Former Speaker of the House of Commons, Baroness Betty Boothroyd, is auctioning off a ton of gifts received during her political career – because they don’t fit in her new home.
Around 40 items are for sale, including a gift box from the late Russian President Boris Yeltsin, two Victorian crystal chandeliers and a Royal Navy carafe.
A limited edition ceramic figure of Lawrence of Arabia riding a camel – one of only six ever made – will also go under the hammer.
Baroness Boothroyd parted ways with the gifts after she was downsized from her London home to a small South Cambridgeshire cottage that is too small to house them.
Between 1992 and 2000 she was the only Speaker of the House of Commons.
She said, “I just have to keep going. I loved everything, but I have to let go.
“I loved everything. They are reminiscent of a colorful life. But I’m downsizing.
“It’s a terrible thing, but it is, and there is no alternative.
“I’m moving to a country house in South Cambridgeshire.
“It’s a nice old beamed place, but it doesn’t have the deep window sills or the space I need to display all of the items I have in London.
“It took me a long time to go through it all.
“I part with beautiful things that I have collected over the years or that have been given to me during my public life.
“These little memorabilia some bought during my travels to colorful countries like Cuba mean so much. You are my life story. “
One of the coveted items that is expected to fetch thousands is a decorative box given to her by Boris Yeltsin, the first President of Russia.
Baroness Boothroyd said: “I entertained President Yeltsin on a trip to London.
“He kissed my hand and gratefully handed me the little box with a note from him.
“That would have been when I was a speaker between 1992 and 2000.
“Another item that I absolutely love is a large limited edition ceramic figurine of Lawrence of Arabia riding a camel. It’s one of only six.
“It was given to me when I was President of the All Party Defense Group.
“When I left, they couldn’t decide whether to give me anything related to the Army, the Navy, or the Air Force, so they came up with Lawrence.”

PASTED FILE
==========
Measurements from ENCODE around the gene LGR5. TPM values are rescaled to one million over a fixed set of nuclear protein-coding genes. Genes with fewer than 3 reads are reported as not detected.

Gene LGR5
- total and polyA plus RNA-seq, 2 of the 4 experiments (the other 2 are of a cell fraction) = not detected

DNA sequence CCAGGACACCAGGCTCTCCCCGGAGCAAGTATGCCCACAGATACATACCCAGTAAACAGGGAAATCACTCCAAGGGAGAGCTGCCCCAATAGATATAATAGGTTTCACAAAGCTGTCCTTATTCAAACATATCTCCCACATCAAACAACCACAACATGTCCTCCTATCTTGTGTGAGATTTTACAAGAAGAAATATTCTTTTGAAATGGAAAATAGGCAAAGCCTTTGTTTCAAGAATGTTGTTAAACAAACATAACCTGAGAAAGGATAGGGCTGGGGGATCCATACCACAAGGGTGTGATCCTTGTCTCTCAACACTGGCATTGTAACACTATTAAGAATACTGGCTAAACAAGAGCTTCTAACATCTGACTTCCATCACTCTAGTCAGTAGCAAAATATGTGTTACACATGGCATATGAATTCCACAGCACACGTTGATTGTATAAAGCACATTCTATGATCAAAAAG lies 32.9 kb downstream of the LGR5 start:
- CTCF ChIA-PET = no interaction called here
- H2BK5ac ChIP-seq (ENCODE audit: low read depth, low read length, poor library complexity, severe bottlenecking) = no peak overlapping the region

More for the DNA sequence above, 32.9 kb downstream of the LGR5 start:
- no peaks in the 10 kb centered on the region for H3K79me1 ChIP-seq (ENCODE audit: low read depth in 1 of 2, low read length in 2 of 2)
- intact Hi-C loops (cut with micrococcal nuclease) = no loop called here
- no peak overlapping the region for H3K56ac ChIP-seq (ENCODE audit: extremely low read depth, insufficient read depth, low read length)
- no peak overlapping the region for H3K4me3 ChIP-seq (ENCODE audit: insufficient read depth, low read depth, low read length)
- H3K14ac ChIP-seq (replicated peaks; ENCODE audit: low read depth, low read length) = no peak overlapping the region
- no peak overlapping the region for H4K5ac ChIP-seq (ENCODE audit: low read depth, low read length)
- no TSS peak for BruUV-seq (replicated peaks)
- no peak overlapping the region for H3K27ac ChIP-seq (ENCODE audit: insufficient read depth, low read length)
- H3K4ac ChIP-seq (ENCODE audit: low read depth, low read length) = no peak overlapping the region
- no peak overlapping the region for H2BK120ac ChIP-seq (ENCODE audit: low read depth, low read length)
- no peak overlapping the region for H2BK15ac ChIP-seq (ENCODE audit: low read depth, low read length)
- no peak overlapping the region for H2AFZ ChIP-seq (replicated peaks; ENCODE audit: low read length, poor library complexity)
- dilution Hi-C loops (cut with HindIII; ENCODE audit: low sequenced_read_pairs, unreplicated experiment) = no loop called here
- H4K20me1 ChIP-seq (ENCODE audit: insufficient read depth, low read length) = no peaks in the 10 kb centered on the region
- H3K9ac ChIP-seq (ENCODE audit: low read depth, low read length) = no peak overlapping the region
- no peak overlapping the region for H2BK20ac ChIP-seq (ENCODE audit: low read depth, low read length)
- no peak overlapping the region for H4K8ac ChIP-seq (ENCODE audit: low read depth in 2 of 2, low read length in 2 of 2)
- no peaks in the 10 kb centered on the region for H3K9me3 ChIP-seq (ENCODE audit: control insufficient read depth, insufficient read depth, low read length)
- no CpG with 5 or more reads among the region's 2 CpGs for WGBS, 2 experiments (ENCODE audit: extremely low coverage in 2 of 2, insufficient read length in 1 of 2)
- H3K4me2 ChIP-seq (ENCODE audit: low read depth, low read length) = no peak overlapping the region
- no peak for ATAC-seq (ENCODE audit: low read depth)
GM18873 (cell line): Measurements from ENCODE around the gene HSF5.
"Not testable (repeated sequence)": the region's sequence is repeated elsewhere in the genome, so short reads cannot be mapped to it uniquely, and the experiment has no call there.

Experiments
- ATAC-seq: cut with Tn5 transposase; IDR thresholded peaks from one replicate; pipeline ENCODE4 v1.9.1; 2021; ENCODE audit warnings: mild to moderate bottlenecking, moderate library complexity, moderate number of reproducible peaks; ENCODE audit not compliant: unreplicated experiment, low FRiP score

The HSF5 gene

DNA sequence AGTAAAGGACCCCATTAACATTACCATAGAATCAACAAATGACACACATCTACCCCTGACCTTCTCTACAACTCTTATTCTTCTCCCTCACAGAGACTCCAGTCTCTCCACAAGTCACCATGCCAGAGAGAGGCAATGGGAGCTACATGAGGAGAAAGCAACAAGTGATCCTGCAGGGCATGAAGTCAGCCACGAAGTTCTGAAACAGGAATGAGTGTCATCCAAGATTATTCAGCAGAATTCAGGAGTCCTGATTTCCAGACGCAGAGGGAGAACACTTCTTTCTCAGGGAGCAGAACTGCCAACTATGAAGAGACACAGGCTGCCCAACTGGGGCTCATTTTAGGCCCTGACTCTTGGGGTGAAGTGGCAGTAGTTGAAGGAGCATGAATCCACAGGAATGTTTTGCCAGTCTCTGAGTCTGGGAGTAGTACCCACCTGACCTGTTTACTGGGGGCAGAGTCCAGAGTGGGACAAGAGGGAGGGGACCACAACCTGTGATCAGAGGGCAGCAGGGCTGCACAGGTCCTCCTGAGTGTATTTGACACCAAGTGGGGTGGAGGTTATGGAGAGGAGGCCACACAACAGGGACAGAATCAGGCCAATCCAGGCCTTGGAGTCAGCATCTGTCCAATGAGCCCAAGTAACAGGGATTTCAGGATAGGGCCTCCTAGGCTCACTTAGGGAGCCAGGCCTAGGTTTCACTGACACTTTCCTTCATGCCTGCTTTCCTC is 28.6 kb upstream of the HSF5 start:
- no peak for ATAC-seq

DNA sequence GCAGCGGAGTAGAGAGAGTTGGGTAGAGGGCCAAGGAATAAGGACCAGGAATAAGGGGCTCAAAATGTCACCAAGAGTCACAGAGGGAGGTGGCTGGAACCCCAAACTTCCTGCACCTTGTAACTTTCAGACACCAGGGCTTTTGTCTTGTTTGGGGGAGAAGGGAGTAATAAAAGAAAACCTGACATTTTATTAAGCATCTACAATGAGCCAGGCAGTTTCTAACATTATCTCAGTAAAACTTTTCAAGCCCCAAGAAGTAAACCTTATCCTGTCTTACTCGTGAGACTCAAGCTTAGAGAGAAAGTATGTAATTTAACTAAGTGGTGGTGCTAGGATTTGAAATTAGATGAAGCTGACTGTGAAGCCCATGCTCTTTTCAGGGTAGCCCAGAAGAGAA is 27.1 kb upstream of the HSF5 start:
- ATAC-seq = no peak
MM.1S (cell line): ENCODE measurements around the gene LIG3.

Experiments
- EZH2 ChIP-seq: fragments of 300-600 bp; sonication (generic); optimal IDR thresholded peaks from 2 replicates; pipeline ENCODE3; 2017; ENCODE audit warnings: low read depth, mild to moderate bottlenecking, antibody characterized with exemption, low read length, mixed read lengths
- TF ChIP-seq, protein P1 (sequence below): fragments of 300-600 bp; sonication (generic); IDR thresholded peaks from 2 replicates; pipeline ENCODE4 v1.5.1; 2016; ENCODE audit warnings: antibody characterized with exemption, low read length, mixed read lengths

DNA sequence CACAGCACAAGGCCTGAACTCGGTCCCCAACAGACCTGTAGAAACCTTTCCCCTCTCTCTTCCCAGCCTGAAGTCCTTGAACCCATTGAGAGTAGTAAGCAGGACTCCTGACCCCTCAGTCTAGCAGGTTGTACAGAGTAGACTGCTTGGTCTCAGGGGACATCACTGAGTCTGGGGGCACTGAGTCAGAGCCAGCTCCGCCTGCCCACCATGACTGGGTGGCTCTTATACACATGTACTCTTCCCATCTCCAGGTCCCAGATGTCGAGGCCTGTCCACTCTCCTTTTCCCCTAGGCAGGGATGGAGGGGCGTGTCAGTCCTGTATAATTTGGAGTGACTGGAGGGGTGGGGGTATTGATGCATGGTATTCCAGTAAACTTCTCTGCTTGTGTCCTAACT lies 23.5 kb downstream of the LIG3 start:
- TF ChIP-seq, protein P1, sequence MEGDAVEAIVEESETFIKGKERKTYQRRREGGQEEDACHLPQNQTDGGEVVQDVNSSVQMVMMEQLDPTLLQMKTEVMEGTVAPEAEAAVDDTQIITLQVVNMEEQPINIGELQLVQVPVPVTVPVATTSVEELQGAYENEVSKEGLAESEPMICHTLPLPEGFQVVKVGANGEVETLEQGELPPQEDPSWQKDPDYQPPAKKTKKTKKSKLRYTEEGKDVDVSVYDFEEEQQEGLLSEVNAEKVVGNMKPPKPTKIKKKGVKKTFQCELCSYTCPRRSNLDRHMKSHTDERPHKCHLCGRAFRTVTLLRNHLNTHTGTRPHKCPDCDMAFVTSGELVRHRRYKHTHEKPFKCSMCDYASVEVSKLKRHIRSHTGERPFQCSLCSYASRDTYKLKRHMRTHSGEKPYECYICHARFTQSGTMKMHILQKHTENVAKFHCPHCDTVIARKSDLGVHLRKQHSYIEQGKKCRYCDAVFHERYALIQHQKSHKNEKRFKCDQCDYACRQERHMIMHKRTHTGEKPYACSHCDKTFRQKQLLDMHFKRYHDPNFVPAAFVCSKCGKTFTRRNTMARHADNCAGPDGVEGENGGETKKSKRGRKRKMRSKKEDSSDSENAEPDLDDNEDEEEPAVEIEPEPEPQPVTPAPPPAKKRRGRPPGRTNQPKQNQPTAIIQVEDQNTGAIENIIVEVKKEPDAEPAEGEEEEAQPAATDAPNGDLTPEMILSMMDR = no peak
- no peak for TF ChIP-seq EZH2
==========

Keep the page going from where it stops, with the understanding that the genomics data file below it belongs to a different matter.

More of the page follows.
Other items to go under the hammer include Baroness Boothroyd’s mirror from her dressing room, which contains a photo of her, costume jewelry, two pairs of Victorian crystal chandeliers, and a flat-bottomed carafe and glasses from a ship that was given to her by the British Navy in St. Petersburg, Russia.
She said, “I am very sorry to have to part with you.
“The mirror is beautiful and has a desperate frame. The carafe and the matching glasses are beautiful.
“When it comes to costume jewelry, I’m someone who wears something different every day and has something that goes with my outfits.”
The Baroness Betty Boothroyd Collection will be sold on April 26th at Hansons London, Teddington.
Auctioneer Chris Kirkham said, “It was an absolute pleasure to meet Baroness Boothroyd and catalog her items.
“This is an exceptional opportunity to buy something belonging to one of the most formidable women British politics has ever known.
“She brought order to the House of Commons. Now she has decided that it is time to bring more order to her life by downsizing.
“For those who have admired her down-to-earth demeanor, remarkable achievements and ability to rise to the top in the male-dominated world of British politics, here is a unique chance to own a piece of their life story.
“Baroness Boothroyd is a woman who really excelled.
“It is mixed with the great and good, including kings and great political leaders like South African Nelson Mandela and former American President Bill Clinton.
“She has also received an Order of Merit, a rare honor given at the Queen’s discretion.
“The Baroness attributes her success to being an only child who had to fight her own battles and just keep going.
“That may be the case, but there is something very special about her inner strength.
“She said Lockdown didn’t bother her at all as she was used to isolation and had been through so much.”
Baroness Boothroyd was born in Dewsbury, Yorkshire, in 1929, the only child of Ben Archibald Boothroyd and his wife Mary, both textile workers.
She was educated in community schools and then studied at Dewsbury College of Commerce and Art.
From 1946 to 1952 she worked as a dancer and performed at the London Palladium.
However, a foot infection ended her dancing career and she entered politics.
Baroness Boothroyd ran for the Labor Party and held several seats before being elected MP for West Bromwich in 1973.
In 1992 she was elected Speaker of the House of Commons, the first woman to hold the position in 700 years.
She has received numerous prizes and awards, but is very proud of her Order of Merit, an honor bestowed by the Queen as a personal gift.